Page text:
In the wake of the I-5 bridge collapse, the progressive activist group Fuse put together an online petition, urging state legislators to "Fix our crumbling roads and bridges!"
"The shocking bridge collapse in Mount Vernon reinforces the need to fix our state's crumbing infrastructure," the petition reads. "It is critical that you support a transportation package that prioritizes repairing our structurally deficient roads and bridges to keep our families safe and our businesses moving."
Hard to read that as a controversial request, unless, of course, you are state Representative "Angry Ed" Orcutt (R-Kalama), the ranking Republican on the house transportation committee. Via email, Orcutt responds defensively to petitioners, objecting to any effort to "leverage more tax dollars" in response to the Skagit River bridge collapse:
[I]t is clear that the reason for the collapse was due to a collision with the super structure of the bridge — not a lack of structural integrity of the bridge. The bridge would indeed be standing today had the truck's load NOT rammed the super structure of the bridge. In fact, 11 of the 12 sections of the bridge are still standing.
Hear that? Almost 92 percent of the bridge is still standing! So quit your whining.
Yesterday I suggested that when prioritizing transportation spending, we need to look at our transportation infrastructure as whole rather than just focusing on individual structures. But Orcutt takes Olympia's myopia to a new extreme, defiantly pointing to the 11 sections of the bridge left standing as a shining example of a state transportation system well funded.
The problem is, 92 percent of a bridge isn't a bridge. And as a result, an I-5 corridor missing just 8 percent of one span is no longer a corridor.
If Republicans are so allergic to the notion of raising additional revenue that they'll reach to such ridiculous rhetorical extremes in defense of the status quo, then it's hard to see how there is any chance of political compromise coming out of our divided legislature.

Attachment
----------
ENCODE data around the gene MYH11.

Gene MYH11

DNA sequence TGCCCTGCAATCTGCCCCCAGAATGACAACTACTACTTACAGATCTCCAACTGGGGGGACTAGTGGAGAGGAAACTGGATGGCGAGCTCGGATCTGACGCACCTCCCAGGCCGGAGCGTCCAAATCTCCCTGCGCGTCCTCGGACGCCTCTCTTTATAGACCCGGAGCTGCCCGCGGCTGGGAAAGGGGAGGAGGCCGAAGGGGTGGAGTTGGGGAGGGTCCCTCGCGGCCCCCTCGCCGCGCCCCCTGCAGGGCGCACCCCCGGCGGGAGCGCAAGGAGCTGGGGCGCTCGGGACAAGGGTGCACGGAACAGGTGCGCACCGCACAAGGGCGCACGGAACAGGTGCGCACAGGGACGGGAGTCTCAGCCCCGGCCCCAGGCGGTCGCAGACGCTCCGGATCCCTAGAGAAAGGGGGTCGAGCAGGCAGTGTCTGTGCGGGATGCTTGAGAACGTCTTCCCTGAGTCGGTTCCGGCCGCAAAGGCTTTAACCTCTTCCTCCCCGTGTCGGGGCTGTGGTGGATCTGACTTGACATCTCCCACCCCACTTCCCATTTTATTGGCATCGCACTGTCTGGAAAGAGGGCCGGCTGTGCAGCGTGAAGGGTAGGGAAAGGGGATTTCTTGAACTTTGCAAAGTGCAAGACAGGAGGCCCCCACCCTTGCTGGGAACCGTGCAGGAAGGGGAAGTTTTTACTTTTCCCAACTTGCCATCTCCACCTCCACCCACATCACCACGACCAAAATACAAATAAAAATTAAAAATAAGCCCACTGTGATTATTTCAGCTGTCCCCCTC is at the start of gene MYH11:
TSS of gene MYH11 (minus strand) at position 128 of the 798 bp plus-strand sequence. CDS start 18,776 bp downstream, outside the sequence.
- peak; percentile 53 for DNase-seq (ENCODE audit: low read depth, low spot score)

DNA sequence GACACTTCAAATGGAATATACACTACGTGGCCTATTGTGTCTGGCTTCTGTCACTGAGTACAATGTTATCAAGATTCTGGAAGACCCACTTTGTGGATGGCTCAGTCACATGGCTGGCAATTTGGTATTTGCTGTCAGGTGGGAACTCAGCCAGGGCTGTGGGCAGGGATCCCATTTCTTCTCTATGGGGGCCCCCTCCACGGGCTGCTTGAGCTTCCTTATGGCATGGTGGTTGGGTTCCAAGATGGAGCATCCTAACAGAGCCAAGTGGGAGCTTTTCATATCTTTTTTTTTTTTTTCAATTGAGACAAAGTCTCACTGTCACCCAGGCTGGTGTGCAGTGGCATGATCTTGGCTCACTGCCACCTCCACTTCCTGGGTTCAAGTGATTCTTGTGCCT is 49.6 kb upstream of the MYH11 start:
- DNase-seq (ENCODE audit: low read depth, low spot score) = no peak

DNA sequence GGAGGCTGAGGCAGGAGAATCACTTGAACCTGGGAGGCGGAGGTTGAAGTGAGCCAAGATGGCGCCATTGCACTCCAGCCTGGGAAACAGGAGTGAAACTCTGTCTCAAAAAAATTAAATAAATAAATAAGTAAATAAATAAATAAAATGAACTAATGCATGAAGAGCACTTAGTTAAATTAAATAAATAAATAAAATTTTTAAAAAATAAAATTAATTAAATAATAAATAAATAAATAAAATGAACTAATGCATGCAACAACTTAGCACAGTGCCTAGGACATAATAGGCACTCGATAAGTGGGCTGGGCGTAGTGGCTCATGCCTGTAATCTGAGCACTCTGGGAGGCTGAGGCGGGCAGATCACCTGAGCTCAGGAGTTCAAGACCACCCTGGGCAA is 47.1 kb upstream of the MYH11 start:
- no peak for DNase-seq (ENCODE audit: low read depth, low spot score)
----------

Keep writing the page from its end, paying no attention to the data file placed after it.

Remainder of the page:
[Orcutt's complete email after the jump.]
From: "Orcutt, Rep. Ed"
Date: May 28, 2013, 12:23:47 PM PDT
Subject: RE: Fix our crumbling roads and bridges!
Many people have misunderstood terminology used in the aftermath of the I-5/Skagit River Bridge collapse.
This bridge is deemed functionally obsolete — not structurally deficient. Functionally obsolete basically means that the width of the lanes do not meet current design widths. In other words, if it were to be built today, it would need to be wider.
Since the incident, I have been on a conference call with the Governor (which included WSDOT and WSP officials); two briefing calls with National Transportation Safety Board (NTSB) officials; and have met with NTSB officials on the deck of the bridge. From NTSB to WSDOT, it is clear that the reason for the collapse was due to a collision with the super structure of the bridge — not a lack of structural integrity of the bridge. The bridge would indeed be standing today had the truck's load NOT rammed the super structure of the bridge. In fact, 11 of the 12 sections of the bridge are still standing.
It is important to note also, that DOT has specifically stated that if a bridge were deemed unsafe, it would be taken out of service. So, when you approach a bridge and see that it is open, please know that DOT has deemed it safe enough for the traffic using it.
I agree with you that we must maintain our infrastructure to assure it remains safe, but let’s not confuse this incident or try to use it to leverage more tax dollars when the cause of this collapse had nothing to do with the availability of tax dollars.
Representative Ed Orcutt
20th Legislative District
408 John L. O’Brien Building
PO Box 40600
Olympia, WA 98504